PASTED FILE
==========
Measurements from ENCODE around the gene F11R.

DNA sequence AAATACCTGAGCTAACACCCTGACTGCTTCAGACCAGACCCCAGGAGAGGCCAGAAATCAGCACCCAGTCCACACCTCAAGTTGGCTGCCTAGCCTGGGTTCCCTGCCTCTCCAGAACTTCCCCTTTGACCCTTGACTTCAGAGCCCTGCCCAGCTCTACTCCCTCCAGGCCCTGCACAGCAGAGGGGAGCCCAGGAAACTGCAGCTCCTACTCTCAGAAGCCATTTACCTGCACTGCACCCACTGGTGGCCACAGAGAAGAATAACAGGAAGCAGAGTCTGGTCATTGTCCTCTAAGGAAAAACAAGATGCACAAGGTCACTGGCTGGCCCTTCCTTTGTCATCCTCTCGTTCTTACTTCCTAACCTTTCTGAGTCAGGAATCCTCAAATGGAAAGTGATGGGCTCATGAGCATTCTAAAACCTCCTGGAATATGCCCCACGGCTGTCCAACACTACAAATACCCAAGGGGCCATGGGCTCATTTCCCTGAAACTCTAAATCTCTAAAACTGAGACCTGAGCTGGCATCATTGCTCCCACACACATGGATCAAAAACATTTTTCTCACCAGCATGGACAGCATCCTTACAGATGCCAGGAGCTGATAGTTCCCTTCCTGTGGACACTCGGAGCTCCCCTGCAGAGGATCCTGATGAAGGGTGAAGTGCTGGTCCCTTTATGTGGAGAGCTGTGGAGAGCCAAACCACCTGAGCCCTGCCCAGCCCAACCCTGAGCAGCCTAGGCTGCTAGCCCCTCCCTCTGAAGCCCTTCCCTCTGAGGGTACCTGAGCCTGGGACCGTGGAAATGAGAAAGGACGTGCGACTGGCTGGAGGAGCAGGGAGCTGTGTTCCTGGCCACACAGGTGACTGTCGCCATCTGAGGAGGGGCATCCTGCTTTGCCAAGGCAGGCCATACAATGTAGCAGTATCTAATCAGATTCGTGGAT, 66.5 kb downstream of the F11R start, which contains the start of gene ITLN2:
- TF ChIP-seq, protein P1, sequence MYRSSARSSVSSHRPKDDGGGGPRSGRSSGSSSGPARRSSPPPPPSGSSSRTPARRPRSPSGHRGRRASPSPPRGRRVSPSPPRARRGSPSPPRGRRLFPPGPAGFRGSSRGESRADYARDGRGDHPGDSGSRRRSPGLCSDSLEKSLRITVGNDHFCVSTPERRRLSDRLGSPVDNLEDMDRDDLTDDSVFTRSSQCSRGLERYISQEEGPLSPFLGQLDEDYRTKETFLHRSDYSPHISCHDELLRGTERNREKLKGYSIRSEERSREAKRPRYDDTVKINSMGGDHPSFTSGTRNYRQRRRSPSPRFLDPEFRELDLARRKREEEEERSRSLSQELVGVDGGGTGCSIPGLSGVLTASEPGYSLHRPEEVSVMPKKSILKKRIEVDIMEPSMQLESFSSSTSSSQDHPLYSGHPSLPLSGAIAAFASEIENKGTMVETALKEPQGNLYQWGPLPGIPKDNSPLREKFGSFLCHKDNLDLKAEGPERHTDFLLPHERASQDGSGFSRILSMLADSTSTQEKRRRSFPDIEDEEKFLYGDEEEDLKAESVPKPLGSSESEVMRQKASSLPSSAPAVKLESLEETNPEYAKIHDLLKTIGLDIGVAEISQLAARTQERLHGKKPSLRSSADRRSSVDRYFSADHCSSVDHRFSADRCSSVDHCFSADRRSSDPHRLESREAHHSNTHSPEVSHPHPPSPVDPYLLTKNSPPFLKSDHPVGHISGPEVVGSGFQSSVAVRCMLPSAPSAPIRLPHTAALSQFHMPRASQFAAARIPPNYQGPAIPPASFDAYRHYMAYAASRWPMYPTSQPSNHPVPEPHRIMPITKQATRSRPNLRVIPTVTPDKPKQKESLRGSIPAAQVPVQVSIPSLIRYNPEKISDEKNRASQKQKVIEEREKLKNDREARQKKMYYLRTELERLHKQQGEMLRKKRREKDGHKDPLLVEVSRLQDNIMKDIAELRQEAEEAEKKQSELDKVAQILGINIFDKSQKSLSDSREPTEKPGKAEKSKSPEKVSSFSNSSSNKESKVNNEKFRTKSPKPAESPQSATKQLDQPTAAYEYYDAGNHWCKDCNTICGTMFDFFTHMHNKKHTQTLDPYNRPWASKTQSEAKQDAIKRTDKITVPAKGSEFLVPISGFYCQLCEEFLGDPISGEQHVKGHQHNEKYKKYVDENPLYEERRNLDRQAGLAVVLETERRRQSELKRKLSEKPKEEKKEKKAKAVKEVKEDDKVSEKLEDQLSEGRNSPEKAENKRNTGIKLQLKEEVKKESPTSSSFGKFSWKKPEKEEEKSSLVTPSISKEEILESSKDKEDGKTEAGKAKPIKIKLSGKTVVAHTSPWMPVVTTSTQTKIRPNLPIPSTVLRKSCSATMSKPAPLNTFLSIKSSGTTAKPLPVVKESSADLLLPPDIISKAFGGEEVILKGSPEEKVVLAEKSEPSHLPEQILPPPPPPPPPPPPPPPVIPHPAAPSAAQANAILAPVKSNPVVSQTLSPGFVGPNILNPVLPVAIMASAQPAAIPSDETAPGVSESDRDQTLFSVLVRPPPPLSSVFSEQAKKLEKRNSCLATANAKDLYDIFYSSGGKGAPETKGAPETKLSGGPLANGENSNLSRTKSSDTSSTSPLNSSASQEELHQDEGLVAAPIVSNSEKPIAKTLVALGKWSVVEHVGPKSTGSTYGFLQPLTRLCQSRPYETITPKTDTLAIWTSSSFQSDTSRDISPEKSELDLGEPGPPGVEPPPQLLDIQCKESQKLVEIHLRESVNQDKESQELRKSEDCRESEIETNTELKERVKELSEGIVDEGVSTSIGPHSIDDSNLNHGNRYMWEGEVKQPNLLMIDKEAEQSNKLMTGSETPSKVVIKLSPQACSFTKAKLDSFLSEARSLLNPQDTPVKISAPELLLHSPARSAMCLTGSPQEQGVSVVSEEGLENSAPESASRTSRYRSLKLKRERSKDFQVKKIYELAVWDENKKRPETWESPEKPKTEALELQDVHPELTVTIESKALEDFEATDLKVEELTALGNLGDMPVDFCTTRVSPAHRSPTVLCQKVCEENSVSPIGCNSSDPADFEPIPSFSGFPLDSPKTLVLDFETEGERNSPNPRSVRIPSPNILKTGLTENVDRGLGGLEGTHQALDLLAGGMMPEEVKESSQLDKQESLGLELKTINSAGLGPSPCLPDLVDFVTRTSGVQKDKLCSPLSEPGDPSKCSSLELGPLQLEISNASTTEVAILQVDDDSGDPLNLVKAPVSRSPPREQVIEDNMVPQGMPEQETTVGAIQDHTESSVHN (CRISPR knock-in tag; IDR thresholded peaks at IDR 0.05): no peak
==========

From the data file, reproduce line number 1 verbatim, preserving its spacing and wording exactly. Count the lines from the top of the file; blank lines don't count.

Measurements from ENCODE around the gene F11R.